A Review of the Nigerian Energy Industry

Egina project: Samsung toss Nigerian Content Act over-board

Samsung Yard, South KoreaHector Igbikiowubo

06 August 2013, Sweetcrude, Lagos – Total and Samsung appear to have tossed the provisions of the Nigerian Content Act over-board in the execution of the $15 billion Egina oil project scheduled to deliver first oil in 2017, pleading concerns over likely cost overrun and time delay.

Indications to this effect was contained in a letter written to the Managing Director of Total Upstream Nigeria Limited by the Nigerian Content Development Monitoring Board, NCDMB, noting that the work scope for the fabrication and integration package in the Egina field development was not compliant with the Nigerian Content Act.

The letter among other shortcomings, noted that Samsung heavy industries, SHI, proposal to use Ladol yard (with no existing fabrication workforce) for fabrication of 10,000 metric tons would lead to flooding the yard with expatriates.

“The Board cannot rely on assumptions and projections made by SHI (which has no Nigerian experienced and local partners with no fabrication or integration track record).”

The Board also noted that two years after it highlighted the risk of NPA not granting approval and six months after SHI was selected as successful bidder for the EPC contract, NPA approval has still not been obtained for use of Ladol yard for fabrication purposes.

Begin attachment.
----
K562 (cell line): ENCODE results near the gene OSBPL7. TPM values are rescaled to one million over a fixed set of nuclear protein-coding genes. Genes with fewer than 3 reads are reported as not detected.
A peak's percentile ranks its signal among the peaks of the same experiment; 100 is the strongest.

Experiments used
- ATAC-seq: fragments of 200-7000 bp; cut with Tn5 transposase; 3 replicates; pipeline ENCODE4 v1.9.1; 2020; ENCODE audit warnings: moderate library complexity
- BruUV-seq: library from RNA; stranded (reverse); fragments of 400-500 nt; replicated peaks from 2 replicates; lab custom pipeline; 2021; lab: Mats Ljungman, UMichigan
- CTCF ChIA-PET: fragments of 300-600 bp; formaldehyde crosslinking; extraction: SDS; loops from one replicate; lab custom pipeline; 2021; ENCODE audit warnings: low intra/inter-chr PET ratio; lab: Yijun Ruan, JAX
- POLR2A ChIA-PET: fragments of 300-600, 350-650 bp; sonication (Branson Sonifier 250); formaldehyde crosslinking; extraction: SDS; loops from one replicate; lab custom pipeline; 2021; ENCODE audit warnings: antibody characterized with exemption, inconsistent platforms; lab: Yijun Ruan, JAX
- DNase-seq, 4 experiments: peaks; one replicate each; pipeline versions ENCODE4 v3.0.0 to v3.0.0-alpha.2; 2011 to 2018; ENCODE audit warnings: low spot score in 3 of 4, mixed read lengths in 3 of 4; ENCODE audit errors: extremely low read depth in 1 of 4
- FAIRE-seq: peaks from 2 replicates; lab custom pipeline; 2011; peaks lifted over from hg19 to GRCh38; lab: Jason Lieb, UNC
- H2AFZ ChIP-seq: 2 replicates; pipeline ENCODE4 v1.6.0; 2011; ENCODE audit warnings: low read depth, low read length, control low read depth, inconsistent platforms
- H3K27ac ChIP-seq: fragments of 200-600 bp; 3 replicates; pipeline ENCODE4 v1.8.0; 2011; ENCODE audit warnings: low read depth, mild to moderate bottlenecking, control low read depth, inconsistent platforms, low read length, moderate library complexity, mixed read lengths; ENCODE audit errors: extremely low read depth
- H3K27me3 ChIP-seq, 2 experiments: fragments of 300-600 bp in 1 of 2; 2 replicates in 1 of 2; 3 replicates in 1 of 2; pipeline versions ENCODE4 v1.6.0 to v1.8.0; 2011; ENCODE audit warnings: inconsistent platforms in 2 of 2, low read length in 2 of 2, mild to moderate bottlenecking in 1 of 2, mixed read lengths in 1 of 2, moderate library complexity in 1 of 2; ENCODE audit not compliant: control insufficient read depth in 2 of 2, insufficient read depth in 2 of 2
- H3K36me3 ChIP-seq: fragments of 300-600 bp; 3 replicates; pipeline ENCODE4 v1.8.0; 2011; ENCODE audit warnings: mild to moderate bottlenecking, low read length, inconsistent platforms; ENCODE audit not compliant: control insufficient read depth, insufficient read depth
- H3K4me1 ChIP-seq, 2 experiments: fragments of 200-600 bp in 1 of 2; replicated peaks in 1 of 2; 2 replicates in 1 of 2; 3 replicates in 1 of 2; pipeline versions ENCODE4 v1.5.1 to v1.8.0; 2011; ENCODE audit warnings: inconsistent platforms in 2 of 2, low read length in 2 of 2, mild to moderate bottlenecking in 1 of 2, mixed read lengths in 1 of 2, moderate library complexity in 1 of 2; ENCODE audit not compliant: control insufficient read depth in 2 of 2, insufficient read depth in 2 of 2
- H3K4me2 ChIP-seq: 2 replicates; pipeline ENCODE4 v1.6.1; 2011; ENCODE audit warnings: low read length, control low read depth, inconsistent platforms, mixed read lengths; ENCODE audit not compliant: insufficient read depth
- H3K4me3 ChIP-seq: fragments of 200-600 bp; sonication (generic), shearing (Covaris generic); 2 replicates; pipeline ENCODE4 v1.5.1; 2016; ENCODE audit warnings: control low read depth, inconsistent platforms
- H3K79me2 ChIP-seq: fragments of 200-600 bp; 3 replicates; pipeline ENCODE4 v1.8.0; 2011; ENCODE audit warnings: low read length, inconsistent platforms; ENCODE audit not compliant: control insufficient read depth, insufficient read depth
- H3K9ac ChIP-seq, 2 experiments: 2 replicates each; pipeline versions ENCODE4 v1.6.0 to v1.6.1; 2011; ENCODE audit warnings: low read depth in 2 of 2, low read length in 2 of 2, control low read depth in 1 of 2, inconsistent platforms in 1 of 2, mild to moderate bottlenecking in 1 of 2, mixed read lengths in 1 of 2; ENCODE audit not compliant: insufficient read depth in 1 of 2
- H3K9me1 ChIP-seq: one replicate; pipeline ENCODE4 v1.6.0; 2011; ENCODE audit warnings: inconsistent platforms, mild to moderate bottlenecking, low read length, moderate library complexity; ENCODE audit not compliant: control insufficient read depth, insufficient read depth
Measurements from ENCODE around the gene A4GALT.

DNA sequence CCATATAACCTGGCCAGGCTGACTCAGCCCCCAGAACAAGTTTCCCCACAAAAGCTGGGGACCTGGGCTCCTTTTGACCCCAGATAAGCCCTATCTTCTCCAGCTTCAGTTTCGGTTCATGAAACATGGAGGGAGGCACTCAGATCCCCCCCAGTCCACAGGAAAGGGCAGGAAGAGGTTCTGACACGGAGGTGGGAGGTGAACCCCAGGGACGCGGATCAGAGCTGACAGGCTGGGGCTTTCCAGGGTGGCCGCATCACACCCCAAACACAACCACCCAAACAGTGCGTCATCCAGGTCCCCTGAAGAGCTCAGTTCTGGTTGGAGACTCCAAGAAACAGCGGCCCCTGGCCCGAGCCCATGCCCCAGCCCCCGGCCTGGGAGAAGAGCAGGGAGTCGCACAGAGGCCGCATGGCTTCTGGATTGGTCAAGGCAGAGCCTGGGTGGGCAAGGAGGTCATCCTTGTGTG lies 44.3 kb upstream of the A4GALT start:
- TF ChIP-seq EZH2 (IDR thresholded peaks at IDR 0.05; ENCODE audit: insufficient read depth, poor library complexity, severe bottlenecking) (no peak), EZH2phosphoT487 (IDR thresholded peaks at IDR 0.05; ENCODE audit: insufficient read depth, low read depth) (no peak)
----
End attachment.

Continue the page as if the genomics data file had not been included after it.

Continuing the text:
The NCDMB also pointed out that the recommendation to award, RTA, for SHI cannot meet the man-hour target for fabrication and integration set by the Board to meet the employment provisions in the Act.

While noting the preference of SHI and Total’s proposal for awarding the Egina FPSO contract package, the Board said it was unable to support the Total proposal which it considers unrealistic, ‘after noting that three critical statutory approvals have not been obtained from NPA’.

“We cannot rely on projections of parties that have little knowledge of the Nigerian operating environment. Neither Total nor SHI is in control of these approvals and therefore this proposal is fraught with risks that will lead us to the same outcome from previous exercises,” the Board further noted.

In a memo from Samsung detailing the way forward in the execution of the Egina project, the company claims that there is the risk of cumulative project delay time of approximately 10 months which will impact on the FPSO delivery, adding that there is the need to re-evaluate the in-country integration strategy and explore offshore integration.

The company submitted that exploring offshore integration will entail a reducedNigerian Content requirement from 7 modules to a maximum of 3 modules for in-country fabrication, while the remaining will be fabricated at Samsung Yard in Korea.

Samsung also submitted that reducing the present in-country fabrication and integration scope in favour of offshore integration will provide huge financial gain of about $500 million and delivery of the FPSO on schedule.

It will be recalled that the NNPC approval of the Samsung bid for the Egina FPSO contract was based on 10,000 metric tons work scope to be carried out at Ladol Yard in Nigeria and even this was not compliant with the Nigerian Content act which stipulated 13,000 metric tons.

Total and SHI are proposing that the work scope be cannibalised with only 1500 metric tons to be carried out at Ladol Yard, with some fabrication work given to Ascot and Niger Dock, while the rest is carried out offshore in Korea.

Both Total and Samsung were contacted for a reaction to these developments, but at the time of filing this report, no response had been received.

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